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Smart grid standards for monitoring and control of electricity supply
 
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photo: AFP
Vehicle-to-grid and vehicle-to-charging station communications

Specs will link communications and electricity networks

Two new standards (ITU–T Recommendations G.9955 and G.9956) that will enable cost-effective smart grid applications have entered the final stage of approval at ITU. The two Recommendations form the global G.hnem standard for low frequency (9–500 Khz) power line communications for smart meters, energy management systems, smart appliances, advanced recharging systems for electric vehicles, and control and home automation. Both Recommendations are scheduled to be approved later this year

Commenting on the progress, ITU Secretary-General, Dr Hamadoun I.Touré said: “Smart grid is a dynamic addition to today’s energy networks, which will be capable of delivering customizable services on a massive scale. To ensure an efficient global roll-out, global standards are a must.”

The G.hnem standards address applications such as distribution automation, advanced metering infrastructure, demand side management, grid-to-home communications, home/building energy management, home automation, and vehicle-to-grid and vehicle-to-charging station communications.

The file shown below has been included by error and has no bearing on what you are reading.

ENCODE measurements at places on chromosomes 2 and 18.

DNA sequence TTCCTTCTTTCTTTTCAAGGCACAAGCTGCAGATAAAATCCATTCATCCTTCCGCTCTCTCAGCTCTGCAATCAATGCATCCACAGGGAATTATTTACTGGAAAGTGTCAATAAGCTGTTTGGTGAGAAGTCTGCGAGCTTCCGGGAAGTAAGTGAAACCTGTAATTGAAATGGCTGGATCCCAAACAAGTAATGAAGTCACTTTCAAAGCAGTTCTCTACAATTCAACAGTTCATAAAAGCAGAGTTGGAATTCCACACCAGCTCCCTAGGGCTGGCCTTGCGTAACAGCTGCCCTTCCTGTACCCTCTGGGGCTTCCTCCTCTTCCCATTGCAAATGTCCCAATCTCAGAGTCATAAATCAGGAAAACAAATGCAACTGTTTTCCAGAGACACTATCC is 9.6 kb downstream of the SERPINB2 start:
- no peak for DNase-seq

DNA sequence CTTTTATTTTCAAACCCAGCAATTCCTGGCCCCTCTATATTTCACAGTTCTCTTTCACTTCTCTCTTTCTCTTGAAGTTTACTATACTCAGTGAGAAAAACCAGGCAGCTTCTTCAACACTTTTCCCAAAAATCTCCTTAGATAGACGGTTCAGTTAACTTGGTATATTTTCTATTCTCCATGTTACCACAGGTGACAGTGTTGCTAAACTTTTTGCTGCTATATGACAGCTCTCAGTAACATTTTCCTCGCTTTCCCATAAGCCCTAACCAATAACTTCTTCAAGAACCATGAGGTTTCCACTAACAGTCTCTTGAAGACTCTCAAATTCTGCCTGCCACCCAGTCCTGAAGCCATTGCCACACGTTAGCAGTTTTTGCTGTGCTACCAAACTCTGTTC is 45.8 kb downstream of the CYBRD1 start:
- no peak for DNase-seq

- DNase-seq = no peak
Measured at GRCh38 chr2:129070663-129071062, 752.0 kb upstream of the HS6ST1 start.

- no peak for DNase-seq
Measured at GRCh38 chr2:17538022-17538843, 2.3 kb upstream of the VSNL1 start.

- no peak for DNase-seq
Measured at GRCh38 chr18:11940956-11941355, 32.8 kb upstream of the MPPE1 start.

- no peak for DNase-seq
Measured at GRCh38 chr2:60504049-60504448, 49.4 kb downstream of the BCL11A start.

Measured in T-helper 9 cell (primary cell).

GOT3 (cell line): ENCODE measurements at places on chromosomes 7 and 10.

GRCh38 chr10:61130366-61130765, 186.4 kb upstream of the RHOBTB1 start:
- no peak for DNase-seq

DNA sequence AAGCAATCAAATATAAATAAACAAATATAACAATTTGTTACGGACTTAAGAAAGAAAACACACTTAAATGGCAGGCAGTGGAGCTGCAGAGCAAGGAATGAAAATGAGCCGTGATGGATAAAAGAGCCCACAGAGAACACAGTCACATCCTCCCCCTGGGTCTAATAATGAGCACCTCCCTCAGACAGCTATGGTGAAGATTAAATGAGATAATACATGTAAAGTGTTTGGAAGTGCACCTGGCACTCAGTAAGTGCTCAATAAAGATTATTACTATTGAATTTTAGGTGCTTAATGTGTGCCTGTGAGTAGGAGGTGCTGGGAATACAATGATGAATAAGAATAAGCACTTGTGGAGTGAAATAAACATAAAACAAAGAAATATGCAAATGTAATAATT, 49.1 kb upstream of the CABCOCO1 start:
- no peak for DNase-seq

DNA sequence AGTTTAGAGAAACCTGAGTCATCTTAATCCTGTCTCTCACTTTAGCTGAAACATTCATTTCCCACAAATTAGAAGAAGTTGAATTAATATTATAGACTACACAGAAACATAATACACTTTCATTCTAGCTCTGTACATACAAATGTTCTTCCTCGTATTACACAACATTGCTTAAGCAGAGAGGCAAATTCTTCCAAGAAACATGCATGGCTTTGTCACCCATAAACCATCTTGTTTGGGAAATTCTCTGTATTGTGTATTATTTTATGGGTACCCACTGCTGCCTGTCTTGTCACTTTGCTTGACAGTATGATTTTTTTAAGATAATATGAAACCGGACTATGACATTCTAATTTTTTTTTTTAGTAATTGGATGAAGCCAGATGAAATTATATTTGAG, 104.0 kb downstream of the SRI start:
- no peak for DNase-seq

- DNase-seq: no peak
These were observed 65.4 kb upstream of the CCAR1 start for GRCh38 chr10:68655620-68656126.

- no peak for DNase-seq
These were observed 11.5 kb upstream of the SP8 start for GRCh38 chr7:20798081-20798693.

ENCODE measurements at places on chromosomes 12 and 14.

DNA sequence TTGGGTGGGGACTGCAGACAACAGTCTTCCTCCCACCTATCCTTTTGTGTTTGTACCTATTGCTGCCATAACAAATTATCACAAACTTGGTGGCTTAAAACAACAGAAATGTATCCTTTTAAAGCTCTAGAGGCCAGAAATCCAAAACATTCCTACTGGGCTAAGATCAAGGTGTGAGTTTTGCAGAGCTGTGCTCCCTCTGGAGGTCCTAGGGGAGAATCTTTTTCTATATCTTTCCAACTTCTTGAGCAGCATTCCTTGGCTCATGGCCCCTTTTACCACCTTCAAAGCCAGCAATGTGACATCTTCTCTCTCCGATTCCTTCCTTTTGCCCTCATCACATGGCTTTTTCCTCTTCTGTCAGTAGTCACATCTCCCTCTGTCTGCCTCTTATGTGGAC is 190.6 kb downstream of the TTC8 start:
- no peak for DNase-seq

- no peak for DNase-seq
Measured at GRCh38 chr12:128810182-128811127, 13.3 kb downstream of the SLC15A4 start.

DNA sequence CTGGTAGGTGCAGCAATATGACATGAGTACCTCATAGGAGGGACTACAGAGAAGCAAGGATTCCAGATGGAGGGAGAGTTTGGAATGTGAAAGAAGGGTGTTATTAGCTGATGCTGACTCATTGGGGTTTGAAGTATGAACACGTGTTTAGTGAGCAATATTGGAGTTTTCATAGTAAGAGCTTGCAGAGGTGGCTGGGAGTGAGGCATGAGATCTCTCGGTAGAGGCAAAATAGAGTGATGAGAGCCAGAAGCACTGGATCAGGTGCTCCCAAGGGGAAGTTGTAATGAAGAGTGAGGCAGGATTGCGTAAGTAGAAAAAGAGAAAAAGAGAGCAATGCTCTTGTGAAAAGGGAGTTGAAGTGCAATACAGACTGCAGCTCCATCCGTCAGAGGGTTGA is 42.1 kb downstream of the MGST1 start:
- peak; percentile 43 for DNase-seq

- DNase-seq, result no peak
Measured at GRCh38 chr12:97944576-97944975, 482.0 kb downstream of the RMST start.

In a standard power system, generation, delivery and consumption of electricity all take place at the same time. This makes the control of supply and demand uniquely challenging. The new standards provide the crucial link between electricity and communications networks, enabling utilities to exercise a higher level of monitoring and control of the grid.

G.hnem is an ideal platform for smart grid applications because it supports power lines as a communications medium — under the direct and complete control of power utilities. Since power line communications exploit the existing wired infrastructure, the cost of deploying a communications channel is greatly reduced. In addition, because G.hnem supports popular protocols such as Ethernet, IPv4 and IPv6, G.hnem-based smart grid networks can easily be integrated with IP-based networks.

Malcolm Johnson, Director of ITU’s Telecommunication Standardization Bureau, says: “Many national stimulus plans have given smart grid significant backing, with the need for standards also cited as key to the fast roll-out of the technology. The G.hnem standards now entering the final stages of approval can be applied globally today, and are ready to give a much-needed boost to power line communications technology, making electricity distribution cleaner, leaner and greener.”

 

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